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on November 9, 2003
A producer can override a group in making an album's flavor this way or that. In this case, Martin Birch (later of Iron Maiden / Whitesnake fame) Britified B.O.C.'s sensibilities a bit. There's that awfully English sense of irony and self-deprecation present on this, their seventh studio effort. The doominess of the group's lyrical energy and sound has also been largely traded in for something Stan Lee could click his fingers to.
'Black Blade' swooshes in on an air of comic-book combat ardour, seguing funly into 'Monsters' (replete with Jazzy saxes and fun-fantasy demon talk). The British taste on this LP truly comes through on 'Hungry Boys', 'Deadline' and 'The Marshall Plan' (complete with a tip of the hat to Deep Purple in its mid-section!).
In this case, B.O.C. seem to have eschewed their gothic-futurist formulas in favor of running with the make-your-own-rules New Wave people who were seriously charting at the time.
And that's what 'Cultosaurus ...' is all about. It's fun, fun, fun and very silly but there's still a good bit of hardline B.O.C. running under the rubber-masked veneer. Just take the downbeat slammer 'Divine Wind' and run it next to liquorice-spirited 'Unknown Tongue': certainly not standard kiddy sci-fi fare. 'Lips In the Hills' (the only thing truly identifiable on the work as heavy metal proper) and it's lightweight doppelganger 'Fallen Angel' bring up the average and then some. All in all, it's not a bad album and it followed on the coattails of 'Mirrors' with not too much predictability. In this one, the group learned how far they could go with pop rock before they might run the risk of sounding like Mott the Hoople. There seems to have been concern at the production end about putting some metal back into the foundations before the band's steely shell sank altogether. Maybe that's where the added strain of forcing more than the usual amount of fantasy though Eric Bloom's microphone came from. Whatever the reasons, things largely gelled together and Birch kept idiosyncrasies from cancelling themselves out.
And it does set the stage nicely for 'Fire ...'. A nice pre-amble through and through.
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on October 12, 2003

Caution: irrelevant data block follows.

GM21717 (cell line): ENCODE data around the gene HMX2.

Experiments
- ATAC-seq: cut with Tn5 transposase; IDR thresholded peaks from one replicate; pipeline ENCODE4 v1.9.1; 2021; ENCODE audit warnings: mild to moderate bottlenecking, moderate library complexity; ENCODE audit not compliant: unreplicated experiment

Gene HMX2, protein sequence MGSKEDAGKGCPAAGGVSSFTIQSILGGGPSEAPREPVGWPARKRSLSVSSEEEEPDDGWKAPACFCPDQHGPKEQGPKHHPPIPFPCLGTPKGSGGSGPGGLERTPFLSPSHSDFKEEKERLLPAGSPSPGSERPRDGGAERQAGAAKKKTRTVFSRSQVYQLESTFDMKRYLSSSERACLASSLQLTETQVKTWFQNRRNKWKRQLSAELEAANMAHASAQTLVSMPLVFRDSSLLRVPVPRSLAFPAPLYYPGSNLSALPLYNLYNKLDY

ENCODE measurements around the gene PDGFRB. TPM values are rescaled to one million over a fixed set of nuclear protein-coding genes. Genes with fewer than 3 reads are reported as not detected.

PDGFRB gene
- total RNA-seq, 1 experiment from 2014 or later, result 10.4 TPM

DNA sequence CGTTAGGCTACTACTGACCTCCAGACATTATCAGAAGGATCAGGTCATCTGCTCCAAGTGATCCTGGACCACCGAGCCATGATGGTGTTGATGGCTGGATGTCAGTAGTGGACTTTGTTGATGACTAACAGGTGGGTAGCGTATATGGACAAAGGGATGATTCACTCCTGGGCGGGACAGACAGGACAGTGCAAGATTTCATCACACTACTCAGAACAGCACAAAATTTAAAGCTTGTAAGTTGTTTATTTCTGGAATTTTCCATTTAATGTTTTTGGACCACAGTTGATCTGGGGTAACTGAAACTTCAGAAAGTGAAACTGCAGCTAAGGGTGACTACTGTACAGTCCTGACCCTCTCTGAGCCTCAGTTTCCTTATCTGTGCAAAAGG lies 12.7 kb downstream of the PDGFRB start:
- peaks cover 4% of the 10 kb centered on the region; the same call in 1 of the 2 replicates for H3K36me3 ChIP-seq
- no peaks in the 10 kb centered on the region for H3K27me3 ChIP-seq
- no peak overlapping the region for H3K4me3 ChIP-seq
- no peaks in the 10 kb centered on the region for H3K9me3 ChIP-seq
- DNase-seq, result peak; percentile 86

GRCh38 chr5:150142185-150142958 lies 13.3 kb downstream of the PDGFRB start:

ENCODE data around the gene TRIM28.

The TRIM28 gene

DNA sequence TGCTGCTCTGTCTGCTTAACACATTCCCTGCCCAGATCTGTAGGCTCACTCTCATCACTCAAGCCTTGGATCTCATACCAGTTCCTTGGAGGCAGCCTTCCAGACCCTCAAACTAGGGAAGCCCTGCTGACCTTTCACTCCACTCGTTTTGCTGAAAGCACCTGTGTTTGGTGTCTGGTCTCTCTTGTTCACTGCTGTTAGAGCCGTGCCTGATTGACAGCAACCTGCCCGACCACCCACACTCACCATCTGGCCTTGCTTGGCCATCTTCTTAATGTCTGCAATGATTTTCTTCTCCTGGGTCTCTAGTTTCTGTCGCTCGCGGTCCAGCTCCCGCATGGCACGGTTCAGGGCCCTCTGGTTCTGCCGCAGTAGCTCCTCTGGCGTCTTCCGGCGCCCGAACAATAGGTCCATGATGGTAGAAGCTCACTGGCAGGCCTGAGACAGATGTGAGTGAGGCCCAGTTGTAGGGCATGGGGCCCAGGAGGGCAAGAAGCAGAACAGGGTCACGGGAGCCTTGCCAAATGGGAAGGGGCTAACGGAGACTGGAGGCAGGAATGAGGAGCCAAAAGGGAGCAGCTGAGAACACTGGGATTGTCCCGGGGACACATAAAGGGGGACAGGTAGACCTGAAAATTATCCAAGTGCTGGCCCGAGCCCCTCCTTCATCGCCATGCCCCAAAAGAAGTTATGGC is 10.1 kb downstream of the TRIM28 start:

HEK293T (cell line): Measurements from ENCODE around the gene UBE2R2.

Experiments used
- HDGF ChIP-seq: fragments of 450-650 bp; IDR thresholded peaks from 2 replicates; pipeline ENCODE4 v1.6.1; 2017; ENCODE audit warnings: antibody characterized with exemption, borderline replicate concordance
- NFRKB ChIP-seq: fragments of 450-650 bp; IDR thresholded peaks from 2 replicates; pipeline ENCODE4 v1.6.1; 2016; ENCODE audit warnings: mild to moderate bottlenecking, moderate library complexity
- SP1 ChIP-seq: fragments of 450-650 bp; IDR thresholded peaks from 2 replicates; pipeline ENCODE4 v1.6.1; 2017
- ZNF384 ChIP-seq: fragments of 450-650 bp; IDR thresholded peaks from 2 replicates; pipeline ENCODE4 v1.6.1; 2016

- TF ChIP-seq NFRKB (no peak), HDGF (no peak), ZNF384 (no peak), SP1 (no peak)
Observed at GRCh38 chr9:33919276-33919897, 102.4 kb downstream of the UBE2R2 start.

"Black Blade" is one of my favorite Blue Oyster Cult songs. It marked their most successful foray into the science fiction/hard rock hybrids that made the meat of their first three albums, and is easily as great as the classic "Golden Age Of Leather" from "Spectres." That said, there are plenty of cool songs here for the BOC fan, and I pretty much figure this was their last really good album. "The Marshall Plan" is possibly one of the funniest songs the Cult ever made! Especially for the Guitar Riff 101 segment in the middle, this rates with right there with Blotto's "Heavy Metal Head." It may also be important to note that Blotto toured with Blue Oyster Cult and Dharma played on the perviously mentioned parody.
If the thought that Blue Oyster Cult could possess a funny bone gets under your skin, then you should probably avoid this disc and go for "Spectres" or "Agents." But for "Cultosaurus Erectus," the BOC stretched their chops in a really fine way. Get this for "Black Blade," "Unknown Tongue" and the stunning "Divine Wind" ("if he really thinks we're the devil, then let's send him to hell..."). They were still capable of giving us hard rock (courtesy of super producer of the time Martin Birch) with brains.
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on April 3, 2004
The final line in the opener Black Blade lets you know that you are not in Kansas anymore. After pop experimentations Agents of Fortune to Mirrors BOC got back to their darker side with this one. The production is better, coutesy of Martin Birch(Iron Maden, Black Sabbath) but that's also where one of the albums problems lie. Sandy Pearlman, the groups original producer and songwriter is absent here. Thankfully it is not a crushing blow as some songs: the dark deomon from hell(Black Blade), the failed space expodition(Monsters), the quirky drug-enduced frenzy(Hungry Boys), and the mass paranoia(Lips in the Hills) all work great. However, most of the others are clunkers(Divine Wind is pretty good, too although goes on for far too long, Fallen Angel starts off good but goes nowhere). On this one though the pluses outweigh the minuses and makes for a very sadisfying album. They would perfect this type of music on the superior Fire of Unknow Origin, but this one is almost as good.
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on April 28, 2009
I am a big BOC fan and have most of their releases. This CD was okay but certainly not their best effort.